2015: A Business Project Odyssey

2015 - A Business Project Odyssey Cover
Joe Newbert

May 21, 2015 in Uncategorized

Hammering The Iron Triangle To Forge Customer Quality

Back in 1200 BC, iron was the new bronze and businesses were forging to the dawn of an emerging market. Demand was high, but there were supply issues: products were not according to specification, they were taking too long to produce, costs were excessive and quality was suffering.  To mitigate their problems, a group of project-mongers created the triple constraints:

Iron Triangle
The Iron Triangle

That’s probably not how the ‘Iron Triangle’ was born *, but I’m happy to start a rumour.  Leaping forward to 1986, and a true story from the annals of project management:

With a revolutionary design and exceeding quality standards, the Taurus became one of the best selling cars in Ford’s history. The result was a remarkable business success: customers loved it, and even in 2012 the Taurus was still winning awards for performance, design, safety, and reliability. Yet when the original five year project was completed, the project manager was fired because the project was three months behind schedule.

Almost a decade later in 1995, Ford decided to build upon the success of the Taurus and, based on the earlier organisational precedent, the Project Manager defined time as the epitome of success, whilst sacrificing other factors. The project was completed on schedule and on budget, yet the product delivered was not well received by customers. So, by iron standards, a resounding success then?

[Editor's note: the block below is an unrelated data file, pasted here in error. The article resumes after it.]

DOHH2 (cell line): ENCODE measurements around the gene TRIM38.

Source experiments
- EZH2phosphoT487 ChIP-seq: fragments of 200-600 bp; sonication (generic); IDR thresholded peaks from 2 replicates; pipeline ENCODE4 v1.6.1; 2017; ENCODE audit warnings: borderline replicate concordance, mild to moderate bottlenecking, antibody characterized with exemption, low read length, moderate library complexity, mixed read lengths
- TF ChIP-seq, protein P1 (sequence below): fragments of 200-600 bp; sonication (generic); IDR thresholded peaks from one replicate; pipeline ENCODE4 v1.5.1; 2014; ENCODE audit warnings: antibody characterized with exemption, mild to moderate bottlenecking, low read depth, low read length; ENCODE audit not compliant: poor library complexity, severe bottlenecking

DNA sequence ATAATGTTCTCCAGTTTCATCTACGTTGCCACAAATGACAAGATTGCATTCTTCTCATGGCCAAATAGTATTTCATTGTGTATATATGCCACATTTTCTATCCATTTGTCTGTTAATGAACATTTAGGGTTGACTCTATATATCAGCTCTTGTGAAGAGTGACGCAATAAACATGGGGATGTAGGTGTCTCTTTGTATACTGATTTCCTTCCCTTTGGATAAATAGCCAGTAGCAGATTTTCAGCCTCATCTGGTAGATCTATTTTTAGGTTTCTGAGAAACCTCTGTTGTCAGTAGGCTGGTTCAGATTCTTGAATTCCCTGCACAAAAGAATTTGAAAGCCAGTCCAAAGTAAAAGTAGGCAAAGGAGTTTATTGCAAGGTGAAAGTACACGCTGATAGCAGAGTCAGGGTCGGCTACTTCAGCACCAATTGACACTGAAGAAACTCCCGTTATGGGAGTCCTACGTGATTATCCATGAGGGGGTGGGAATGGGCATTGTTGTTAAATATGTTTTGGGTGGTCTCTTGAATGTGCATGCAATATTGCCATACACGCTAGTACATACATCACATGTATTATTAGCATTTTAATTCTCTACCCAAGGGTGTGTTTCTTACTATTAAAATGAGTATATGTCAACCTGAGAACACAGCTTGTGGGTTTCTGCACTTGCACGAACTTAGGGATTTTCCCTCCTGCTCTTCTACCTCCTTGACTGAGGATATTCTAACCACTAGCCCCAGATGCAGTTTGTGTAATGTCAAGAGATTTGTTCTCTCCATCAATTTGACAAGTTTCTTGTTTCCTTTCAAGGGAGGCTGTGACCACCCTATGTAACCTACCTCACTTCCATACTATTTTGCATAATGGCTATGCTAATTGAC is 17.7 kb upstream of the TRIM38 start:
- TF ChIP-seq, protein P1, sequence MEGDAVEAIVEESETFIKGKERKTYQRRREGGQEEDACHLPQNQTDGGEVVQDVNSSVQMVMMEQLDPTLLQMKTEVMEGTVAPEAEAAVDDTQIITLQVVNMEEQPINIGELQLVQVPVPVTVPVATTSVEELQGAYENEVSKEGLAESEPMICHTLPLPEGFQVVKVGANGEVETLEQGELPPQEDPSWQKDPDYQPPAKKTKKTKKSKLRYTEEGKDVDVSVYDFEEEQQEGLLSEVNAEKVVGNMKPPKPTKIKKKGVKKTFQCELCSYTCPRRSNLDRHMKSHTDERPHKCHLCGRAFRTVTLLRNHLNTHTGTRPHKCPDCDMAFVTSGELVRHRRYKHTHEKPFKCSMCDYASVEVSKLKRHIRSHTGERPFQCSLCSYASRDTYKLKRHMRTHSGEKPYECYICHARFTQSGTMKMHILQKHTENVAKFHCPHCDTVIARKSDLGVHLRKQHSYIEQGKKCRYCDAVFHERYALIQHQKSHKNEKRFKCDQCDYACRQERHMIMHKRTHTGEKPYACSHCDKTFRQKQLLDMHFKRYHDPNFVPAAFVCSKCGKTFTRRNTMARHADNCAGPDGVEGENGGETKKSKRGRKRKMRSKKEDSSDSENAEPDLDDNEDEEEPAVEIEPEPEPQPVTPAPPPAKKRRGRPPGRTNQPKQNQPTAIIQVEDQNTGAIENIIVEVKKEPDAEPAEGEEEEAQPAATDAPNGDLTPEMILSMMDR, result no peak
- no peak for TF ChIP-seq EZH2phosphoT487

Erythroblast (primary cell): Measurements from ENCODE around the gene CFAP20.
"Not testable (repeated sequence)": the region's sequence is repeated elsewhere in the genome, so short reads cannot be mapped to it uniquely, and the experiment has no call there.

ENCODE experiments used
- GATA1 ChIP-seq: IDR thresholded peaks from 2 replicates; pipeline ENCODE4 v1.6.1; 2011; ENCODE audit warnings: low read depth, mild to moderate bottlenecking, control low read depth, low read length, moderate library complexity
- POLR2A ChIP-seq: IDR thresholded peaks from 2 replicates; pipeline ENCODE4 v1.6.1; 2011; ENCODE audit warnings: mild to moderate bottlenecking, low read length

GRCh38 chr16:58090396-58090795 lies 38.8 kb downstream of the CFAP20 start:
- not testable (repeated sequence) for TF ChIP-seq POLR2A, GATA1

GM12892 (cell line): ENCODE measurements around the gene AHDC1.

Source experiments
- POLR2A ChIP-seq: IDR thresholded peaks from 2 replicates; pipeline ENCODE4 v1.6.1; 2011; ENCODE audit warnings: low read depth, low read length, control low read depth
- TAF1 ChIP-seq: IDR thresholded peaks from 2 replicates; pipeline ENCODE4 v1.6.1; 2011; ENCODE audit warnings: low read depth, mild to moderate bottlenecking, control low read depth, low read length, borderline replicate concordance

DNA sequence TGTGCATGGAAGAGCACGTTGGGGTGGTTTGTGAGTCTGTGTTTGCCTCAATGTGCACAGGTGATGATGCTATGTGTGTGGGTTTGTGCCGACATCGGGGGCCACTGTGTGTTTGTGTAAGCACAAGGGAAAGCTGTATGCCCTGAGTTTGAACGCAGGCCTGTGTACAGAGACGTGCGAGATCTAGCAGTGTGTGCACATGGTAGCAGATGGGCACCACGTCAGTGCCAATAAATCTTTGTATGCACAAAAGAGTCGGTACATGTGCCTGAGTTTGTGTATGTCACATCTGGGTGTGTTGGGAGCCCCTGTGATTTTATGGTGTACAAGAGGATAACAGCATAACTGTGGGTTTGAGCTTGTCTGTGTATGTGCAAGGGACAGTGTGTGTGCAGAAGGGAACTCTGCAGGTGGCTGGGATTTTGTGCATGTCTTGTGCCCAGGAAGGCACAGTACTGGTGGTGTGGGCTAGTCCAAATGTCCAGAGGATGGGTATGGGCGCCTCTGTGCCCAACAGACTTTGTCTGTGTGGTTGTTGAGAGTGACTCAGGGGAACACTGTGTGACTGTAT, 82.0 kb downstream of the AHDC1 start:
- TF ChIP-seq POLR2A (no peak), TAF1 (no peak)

Today, in 2015, we live in the Information Age and marketplaces have evolved. In an era of available knowledge, savvy customers and abundant choice, success can no longer be guaranteed by simply managing the triple constraints. These modern times require contemporary parameters:

Value Triangle
The Newbert Triangle

The fundamental business products, services and support activities must align to the organisations mission and objectives. Benefits must inform decision making to ensure any operational action realises value to the organisation. Change must enable those who lead, manage and execute to embrace the brand, culture and processes. With each aspect placing the customer at heart.

To be clear, I’m not advocating an ‘out with the old’ project mentality, but a complimentary ‘in with the new’ business mentality. Business and project need to better synchronise, through a holistic framework where strategy and tactics intertwine:

The Business Change Hexagon
The Business Change Hexagon

Business change must be strategically managed, focused on achieving business result; project delivery must be tactically managed, focused on implementing operational capability. Concerns such as customer needs, competitive advantage and market success must shape project definition. Project scope, schedule and budget changes must inform organisational impact.

Over 30 years has passed since 1986 and the Fable of the Ford Taurus, and I feel that we’re yet to fully apply the moral of the story. I feel that there remains a tendency to pedestal project constraints to the detriment of business improvement. I feel that this needs to change.

What’s your opinion?

(* The project-management trilemma was cited by Sir Arthur C. Clarke, this is the basis of the popular project management aphorism “Quick, Cheap, Good: Pick two.”)